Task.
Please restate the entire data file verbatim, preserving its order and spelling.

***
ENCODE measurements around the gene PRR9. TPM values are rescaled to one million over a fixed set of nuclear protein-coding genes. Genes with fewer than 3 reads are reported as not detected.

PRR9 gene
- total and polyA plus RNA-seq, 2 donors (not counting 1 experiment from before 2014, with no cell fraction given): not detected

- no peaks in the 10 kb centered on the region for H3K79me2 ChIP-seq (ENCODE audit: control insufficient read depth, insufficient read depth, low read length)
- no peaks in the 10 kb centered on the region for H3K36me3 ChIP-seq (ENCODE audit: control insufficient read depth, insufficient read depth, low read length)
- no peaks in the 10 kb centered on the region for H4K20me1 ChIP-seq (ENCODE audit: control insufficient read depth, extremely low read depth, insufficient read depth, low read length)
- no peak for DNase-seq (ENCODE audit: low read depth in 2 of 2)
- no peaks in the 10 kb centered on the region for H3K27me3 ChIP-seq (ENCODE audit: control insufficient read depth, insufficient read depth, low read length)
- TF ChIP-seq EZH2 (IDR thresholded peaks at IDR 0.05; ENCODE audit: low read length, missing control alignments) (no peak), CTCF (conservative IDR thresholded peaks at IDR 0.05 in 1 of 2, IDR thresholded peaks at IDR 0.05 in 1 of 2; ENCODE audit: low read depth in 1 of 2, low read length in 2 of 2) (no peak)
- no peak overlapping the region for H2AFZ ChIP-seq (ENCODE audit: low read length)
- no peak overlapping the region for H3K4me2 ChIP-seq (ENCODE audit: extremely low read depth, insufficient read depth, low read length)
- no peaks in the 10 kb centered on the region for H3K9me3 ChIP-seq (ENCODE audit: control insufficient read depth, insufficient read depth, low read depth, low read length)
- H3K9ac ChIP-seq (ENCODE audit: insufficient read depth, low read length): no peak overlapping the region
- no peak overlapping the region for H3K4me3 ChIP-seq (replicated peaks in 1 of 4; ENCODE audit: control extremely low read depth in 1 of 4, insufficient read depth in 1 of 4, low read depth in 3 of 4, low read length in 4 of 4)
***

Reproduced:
ENCODE measurements around the gene PRR9. TPM values are rescaled to one million over a fixed set of nuclear protein-coding genes. Genes with fewer than 3 reads are reported as not detected.

PRR9 gene
- total and polyA plus RNA-seq, 2 donors (not counting 1 experiment from before 2014, with no cell fraction given): not detected

- no peaks in the 10 kb centered on the region for H3K79me2 ChIP-seq (ENCODE audit: control insufficient read depth, insufficient read depth, low read length)
- no peaks in the 10 kb centered on the region for H3K36me3 ChIP-seq (ENCODE audit: control insufficient read depth, insufficient read depth, low read length)
- no peaks in the 10 kb centered on the region for H4K20me1 ChIP-seq (ENCODE audit: control insufficient read depth, extremely low read depth, insufficient read depth, low read length)
- no peak for DNase-seq (ENCODE audit: low read depth in 2 of 2)
- no peaks in the 10 kb centered on the region for H3K27me3 ChIP-seq (ENCODE audit: control insufficient read depth, insufficient read depth, low read length)
- TF ChIP-seq EZH2 (IDR thresholded peaks at IDR 0.05; ENCODE audit: low read length, missing control alignments) (no peak), CTCF (conservative IDR thresholded peaks at IDR 0.05 in 1 of 2, IDR thresholded peaks at IDR 0.05 in 1 of 2; ENCODE audit: low read depth in 1 of 2, low read length in 2 of 2) (no peak)
- no peak overlapping the region for H2AFZ ChIP-seq (ENCODE audit: low read length)
- no peak overlapping the region for H3K4me2 ChIP-seq (ENCODE audit: extremely low read depth, insufficient read depth, low read length)
- no peaks in the 10 kb centered on the region for H3K9me3 ChIP-seq (ENCODE audit: control insufficient read depth, insufficient read depth, low read depth, low read length)
- H3K9ac ChIP-seq (ENCODE audit: insufficient read depth, low read length): no peak overlapping the region
- no peak overlapping the region for H3K4me3 ChIP-seq (replicated peaks in 1 of 4; ENCODE audit: control extremely low read depth in 1 of 4, insufficient read depth in 1 of 4, low read depth in 3 of 4, low read length in 4 of 4)